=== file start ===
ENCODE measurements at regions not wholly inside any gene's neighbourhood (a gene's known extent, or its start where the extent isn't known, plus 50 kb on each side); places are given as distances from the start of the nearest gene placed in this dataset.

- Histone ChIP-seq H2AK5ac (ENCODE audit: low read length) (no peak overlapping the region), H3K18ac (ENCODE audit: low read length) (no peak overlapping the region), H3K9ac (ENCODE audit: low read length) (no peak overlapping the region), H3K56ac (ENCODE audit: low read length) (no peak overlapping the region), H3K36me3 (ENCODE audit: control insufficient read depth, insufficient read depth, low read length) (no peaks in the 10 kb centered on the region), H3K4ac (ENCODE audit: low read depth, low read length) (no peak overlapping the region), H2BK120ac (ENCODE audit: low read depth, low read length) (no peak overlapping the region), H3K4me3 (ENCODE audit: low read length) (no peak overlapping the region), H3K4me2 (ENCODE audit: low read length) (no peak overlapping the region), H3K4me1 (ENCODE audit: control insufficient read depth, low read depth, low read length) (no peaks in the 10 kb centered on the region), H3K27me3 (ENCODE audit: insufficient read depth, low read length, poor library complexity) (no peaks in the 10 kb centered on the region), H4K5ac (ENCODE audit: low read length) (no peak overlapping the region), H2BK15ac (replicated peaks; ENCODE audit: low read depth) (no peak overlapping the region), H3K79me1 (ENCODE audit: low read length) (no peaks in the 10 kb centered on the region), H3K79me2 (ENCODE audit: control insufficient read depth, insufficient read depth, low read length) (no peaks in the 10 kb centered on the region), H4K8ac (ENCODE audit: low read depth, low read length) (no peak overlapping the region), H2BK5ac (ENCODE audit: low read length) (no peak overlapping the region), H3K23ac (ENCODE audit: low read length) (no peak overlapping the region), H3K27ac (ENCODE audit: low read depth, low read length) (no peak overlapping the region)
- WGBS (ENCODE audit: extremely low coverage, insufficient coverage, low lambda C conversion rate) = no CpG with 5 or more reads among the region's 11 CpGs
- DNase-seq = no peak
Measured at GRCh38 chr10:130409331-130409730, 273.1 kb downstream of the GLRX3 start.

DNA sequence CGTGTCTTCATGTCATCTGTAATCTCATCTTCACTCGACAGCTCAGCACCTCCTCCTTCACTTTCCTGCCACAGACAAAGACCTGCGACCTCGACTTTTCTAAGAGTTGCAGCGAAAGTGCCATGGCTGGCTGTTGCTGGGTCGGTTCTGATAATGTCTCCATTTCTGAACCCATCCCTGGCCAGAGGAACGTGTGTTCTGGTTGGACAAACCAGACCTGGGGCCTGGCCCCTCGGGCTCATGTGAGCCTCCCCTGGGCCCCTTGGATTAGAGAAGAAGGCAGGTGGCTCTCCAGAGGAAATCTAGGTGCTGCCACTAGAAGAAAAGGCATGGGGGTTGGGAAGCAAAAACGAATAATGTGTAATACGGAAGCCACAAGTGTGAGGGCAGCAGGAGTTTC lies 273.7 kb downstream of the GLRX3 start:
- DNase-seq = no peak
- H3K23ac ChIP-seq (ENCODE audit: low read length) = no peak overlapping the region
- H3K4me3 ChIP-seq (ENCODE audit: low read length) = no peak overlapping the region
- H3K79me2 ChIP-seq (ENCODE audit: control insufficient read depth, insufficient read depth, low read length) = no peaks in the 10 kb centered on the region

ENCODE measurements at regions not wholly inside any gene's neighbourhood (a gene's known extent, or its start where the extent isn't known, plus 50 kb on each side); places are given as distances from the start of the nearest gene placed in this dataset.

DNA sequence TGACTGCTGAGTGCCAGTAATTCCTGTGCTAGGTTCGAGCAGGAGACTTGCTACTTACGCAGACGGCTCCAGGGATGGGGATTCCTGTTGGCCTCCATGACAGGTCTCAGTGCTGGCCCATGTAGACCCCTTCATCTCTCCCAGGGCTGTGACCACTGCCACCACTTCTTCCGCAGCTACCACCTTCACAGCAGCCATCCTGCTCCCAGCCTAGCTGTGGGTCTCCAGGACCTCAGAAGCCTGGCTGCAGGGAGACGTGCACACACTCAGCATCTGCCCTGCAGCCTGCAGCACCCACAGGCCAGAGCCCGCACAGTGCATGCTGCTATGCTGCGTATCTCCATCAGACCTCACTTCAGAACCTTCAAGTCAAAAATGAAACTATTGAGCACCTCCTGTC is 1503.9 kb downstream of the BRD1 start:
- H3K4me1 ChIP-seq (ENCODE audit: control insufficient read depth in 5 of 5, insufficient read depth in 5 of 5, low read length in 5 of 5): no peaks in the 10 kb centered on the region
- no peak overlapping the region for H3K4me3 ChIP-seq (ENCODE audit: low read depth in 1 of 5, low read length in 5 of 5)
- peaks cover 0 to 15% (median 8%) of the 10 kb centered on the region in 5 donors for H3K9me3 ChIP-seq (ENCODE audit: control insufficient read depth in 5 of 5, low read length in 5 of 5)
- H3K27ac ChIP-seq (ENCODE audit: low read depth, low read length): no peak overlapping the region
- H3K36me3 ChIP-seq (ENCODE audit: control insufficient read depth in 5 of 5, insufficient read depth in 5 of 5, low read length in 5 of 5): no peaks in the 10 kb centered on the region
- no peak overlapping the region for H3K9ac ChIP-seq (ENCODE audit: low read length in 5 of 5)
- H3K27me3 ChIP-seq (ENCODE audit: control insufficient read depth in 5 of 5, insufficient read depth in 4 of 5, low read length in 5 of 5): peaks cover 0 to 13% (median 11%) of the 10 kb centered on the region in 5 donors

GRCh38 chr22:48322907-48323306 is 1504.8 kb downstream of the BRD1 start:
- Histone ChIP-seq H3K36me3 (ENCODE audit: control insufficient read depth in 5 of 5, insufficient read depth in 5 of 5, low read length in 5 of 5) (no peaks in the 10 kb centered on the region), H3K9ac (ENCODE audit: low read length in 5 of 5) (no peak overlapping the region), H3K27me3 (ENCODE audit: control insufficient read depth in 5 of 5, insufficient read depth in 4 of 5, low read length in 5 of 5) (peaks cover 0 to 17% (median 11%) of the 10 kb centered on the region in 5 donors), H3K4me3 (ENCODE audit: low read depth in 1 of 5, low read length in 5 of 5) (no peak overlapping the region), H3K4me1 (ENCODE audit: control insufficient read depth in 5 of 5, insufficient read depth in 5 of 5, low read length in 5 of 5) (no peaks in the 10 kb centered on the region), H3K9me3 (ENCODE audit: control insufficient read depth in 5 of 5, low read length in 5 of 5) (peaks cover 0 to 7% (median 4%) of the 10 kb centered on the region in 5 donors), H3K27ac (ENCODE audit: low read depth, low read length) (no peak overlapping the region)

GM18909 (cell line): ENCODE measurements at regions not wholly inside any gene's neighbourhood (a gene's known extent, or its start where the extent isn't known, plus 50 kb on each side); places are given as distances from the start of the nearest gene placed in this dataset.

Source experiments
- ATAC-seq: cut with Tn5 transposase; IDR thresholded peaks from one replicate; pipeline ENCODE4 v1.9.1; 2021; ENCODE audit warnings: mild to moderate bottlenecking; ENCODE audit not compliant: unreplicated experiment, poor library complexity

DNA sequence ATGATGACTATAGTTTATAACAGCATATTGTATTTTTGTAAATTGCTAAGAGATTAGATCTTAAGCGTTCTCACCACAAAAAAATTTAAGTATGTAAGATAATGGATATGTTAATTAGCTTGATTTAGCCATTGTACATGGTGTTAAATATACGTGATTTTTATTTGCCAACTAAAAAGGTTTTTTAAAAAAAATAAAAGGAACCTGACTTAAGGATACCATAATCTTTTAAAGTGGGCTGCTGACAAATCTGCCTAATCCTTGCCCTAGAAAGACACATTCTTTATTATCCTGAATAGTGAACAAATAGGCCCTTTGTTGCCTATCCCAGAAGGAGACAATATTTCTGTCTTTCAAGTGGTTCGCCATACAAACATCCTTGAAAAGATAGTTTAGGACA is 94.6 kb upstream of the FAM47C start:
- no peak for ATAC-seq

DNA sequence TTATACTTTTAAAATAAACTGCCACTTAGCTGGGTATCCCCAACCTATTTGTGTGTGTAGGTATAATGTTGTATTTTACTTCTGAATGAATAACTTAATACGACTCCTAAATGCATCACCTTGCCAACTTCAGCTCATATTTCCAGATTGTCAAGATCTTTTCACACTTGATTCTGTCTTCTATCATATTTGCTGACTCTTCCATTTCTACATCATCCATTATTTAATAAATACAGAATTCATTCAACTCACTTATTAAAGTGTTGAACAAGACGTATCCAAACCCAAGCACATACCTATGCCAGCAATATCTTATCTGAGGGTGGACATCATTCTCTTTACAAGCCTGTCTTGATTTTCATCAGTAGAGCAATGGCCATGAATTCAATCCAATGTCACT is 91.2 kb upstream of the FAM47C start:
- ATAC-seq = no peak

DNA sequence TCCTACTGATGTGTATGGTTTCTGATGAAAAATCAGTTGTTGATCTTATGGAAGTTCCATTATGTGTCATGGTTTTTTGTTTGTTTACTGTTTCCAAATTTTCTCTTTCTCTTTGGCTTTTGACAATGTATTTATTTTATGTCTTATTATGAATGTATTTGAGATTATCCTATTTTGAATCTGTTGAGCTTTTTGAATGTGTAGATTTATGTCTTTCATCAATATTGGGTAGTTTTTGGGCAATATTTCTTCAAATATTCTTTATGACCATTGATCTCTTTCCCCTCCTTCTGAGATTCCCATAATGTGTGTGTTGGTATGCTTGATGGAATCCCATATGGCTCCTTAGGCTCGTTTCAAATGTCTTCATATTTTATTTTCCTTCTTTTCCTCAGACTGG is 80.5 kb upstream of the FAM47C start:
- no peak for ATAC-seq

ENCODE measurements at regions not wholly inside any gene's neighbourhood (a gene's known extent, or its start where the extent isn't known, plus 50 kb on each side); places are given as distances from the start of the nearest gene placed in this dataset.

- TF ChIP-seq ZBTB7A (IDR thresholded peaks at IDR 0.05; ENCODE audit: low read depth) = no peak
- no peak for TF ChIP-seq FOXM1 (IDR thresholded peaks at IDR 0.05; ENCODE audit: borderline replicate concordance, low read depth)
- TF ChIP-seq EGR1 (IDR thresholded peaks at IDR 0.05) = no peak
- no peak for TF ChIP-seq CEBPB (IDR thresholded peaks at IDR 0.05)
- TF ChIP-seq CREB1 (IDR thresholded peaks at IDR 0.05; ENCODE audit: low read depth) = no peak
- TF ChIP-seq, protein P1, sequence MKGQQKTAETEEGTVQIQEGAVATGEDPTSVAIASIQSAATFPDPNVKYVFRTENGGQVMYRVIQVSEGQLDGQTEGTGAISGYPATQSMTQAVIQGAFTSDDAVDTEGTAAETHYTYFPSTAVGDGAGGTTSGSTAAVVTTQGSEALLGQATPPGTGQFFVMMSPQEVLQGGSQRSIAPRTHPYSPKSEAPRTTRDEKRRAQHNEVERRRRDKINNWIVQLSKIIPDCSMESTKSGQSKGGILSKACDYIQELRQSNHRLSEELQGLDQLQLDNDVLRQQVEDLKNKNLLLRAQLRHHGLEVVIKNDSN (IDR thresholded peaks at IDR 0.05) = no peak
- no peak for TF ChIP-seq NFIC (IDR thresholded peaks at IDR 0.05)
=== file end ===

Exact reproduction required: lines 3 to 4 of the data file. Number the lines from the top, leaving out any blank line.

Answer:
- WGBS (ENCODE audit: extremely low coverage, insufficient coverage, low lambda C conversion rate) = no CpG with 5 or more reads among the region's 11 CpGs
- DNase-seq = no peak